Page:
Thanks for the information in the article. I’m a relatively newbie as well about CC here in Minnesota. I haven’t seen a Brave Response holster yet. I find myself thinking, looking, and “checking” my Smith & Wesson M&P 9mm in a “We The People” holster. I suppose it’ll go away after time and comfort of carrying but it definitely is a hard habit to break.

  13. Gary Spitzer April 15, 2020 at 6:32 pm #

    One additional point I would like to inject here; if you intend to wear a belt mounted holster (ie: OWB, AIWB, IWB or cross draw) make sure you wear a real gun belt designed for the task. When I first started to carry concealed I was using just a regular western style belt. I had a couple of incidents where when I sat down in an Apple store to talk with a sales person, my gun and holster detached from my belt and fell on the floor. Of course, the people around me seeing this quickly emptied their bowels on the spot and called mall security. It can, does and will happen if you don’t carry intelligently in public.

  14. Gary Spitzer April 15, 2020 at 6:52 pm #

    One additional point I would like to inject here; if you intend to wear a belt mounted holster (ie: OWB, AIWB, IWB or cross draw) make sure you wear a real gun belt designed for the task. When I first started to carry concealed I was using just a regular western style leather belt. In one incident I was sitting down with the sales associate in a phone store. My gun and holster suddenly slipped off my belt and out of my pants onto the tile floor with a loud noise. A number of the customers and staff immediately wet themselves and called security. Even though there were absolutely no signs or markings warning this was a ‘gun free zone’, security came quickly and checked my I.D. and C.C.W. license and informed me that yess the entire mall was ‘gun free zone’ so that customers could feel safe from violent people. Well, those of us with a better grounding in reality recognize the fatal flaws in that reasoning.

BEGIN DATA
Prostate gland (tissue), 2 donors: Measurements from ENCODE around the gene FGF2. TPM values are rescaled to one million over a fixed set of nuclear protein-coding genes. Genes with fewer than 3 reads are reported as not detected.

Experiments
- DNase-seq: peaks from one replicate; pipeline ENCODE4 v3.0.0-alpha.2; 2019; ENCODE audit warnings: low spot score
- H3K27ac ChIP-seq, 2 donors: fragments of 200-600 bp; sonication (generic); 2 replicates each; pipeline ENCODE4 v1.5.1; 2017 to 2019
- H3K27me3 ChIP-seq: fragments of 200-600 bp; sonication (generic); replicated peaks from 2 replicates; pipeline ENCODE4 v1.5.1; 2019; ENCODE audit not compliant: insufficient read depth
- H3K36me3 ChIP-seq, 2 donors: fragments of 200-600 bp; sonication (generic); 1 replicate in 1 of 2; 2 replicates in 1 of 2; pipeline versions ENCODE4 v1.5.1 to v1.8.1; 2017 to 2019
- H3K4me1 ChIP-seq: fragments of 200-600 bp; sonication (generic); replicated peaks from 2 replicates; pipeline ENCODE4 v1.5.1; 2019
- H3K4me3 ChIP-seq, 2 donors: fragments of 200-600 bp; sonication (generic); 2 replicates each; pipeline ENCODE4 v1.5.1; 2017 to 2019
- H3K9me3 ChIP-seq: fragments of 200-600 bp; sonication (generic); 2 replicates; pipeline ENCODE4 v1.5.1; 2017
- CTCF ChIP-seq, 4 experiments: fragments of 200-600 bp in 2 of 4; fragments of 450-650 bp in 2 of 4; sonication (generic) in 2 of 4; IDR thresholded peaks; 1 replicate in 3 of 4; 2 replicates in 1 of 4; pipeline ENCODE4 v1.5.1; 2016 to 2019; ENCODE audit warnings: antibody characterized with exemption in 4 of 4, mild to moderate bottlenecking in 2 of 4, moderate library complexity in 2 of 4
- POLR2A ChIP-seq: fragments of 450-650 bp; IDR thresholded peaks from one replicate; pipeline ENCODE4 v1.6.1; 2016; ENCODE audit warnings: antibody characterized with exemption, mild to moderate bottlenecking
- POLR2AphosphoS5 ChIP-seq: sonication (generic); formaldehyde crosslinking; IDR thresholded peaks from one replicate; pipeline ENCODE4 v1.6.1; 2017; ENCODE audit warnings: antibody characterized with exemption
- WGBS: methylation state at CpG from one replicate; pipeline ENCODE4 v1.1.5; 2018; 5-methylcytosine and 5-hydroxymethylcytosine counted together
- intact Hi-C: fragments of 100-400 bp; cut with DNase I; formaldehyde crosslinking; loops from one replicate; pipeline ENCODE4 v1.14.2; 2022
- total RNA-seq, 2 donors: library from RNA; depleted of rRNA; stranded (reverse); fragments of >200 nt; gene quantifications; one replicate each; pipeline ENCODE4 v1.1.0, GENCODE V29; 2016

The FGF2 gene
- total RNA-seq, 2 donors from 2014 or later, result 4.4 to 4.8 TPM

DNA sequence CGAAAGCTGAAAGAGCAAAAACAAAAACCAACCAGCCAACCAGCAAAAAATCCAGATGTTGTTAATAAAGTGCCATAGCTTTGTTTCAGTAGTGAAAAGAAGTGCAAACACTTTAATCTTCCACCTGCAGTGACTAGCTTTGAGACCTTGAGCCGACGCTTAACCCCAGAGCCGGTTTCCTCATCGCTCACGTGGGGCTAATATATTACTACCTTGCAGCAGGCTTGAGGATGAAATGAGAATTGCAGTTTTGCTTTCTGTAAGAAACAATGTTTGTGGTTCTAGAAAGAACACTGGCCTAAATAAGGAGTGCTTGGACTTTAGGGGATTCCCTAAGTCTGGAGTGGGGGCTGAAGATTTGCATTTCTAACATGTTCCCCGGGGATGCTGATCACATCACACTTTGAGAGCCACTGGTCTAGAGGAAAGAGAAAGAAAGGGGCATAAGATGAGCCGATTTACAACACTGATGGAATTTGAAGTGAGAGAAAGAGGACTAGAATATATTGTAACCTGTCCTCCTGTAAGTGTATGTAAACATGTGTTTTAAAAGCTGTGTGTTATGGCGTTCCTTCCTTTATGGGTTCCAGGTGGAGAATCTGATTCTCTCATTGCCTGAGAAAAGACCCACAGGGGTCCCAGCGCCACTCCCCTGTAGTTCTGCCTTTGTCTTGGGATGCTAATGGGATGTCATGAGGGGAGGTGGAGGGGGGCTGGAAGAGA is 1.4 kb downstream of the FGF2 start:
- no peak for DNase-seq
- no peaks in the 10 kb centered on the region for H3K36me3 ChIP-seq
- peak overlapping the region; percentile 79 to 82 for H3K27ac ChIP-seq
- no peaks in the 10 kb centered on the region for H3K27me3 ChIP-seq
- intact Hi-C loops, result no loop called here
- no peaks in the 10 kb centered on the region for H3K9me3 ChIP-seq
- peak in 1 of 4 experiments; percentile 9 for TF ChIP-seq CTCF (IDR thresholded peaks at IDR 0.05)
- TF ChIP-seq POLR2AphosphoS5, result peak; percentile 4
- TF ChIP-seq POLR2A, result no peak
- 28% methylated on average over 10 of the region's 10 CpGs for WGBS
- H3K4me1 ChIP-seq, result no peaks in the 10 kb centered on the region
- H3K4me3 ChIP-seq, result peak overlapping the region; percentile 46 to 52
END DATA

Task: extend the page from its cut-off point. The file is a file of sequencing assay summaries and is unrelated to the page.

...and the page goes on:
15. Gary Spitzer April 15, 2020 at 7:02 pm #

    I stand by my statements above. You censors should just relax and post the comments as written. I used no profanity, did not use the names of any individuals or businesses or threaten any violence or hostility. It is my “First ammendment ” right to speak my opinions freely without the fear of political censorship. It is completely un-Amereican to to ignore or try to circumvent this fact. Shame on you!

    • Joshua Gillem April 16, 2020 at 8:08 am #

      Hey Gary,

      We don’t make it a practice to censor anyone. We simply read all comments before allowing them to be posted because many of them are scammers and spammers trying to sell viagra or some other miracle drug and we’d honestly rather not have a gun blog about medicine. When you posted your comment nobody was working so your comments had to wait until someone came in this morning.

      Thanks for understanding.

      Josh

  16. Jim W April 19, 2020 at 9:22 pm #

    I carry either a G20 or G43, concealed. The problem is not the weapon, but the additional holsters. I wear a vest that does not “print” the gun & holster; however, adding the magazine holster causes both to print. Suggestions?

  17. croixmom April 19, 2020 at 10:38 pm #

    I love my Can Can Concealment Belly Band holsters. I have one for the small guns and one for the larger: SP101 .357.
    I am >60 small frame female that age has not been kind to. So yeah. I’m shaped like an apple. I’m 5’1″ so short torso. The most confident carry method is the belly band. Can Can Concealment is the best, in my opinion. I can carry my SP101 and there is no printing. It is completely comfortable.

  18. Paul April 20, 2020 at 1:04 am #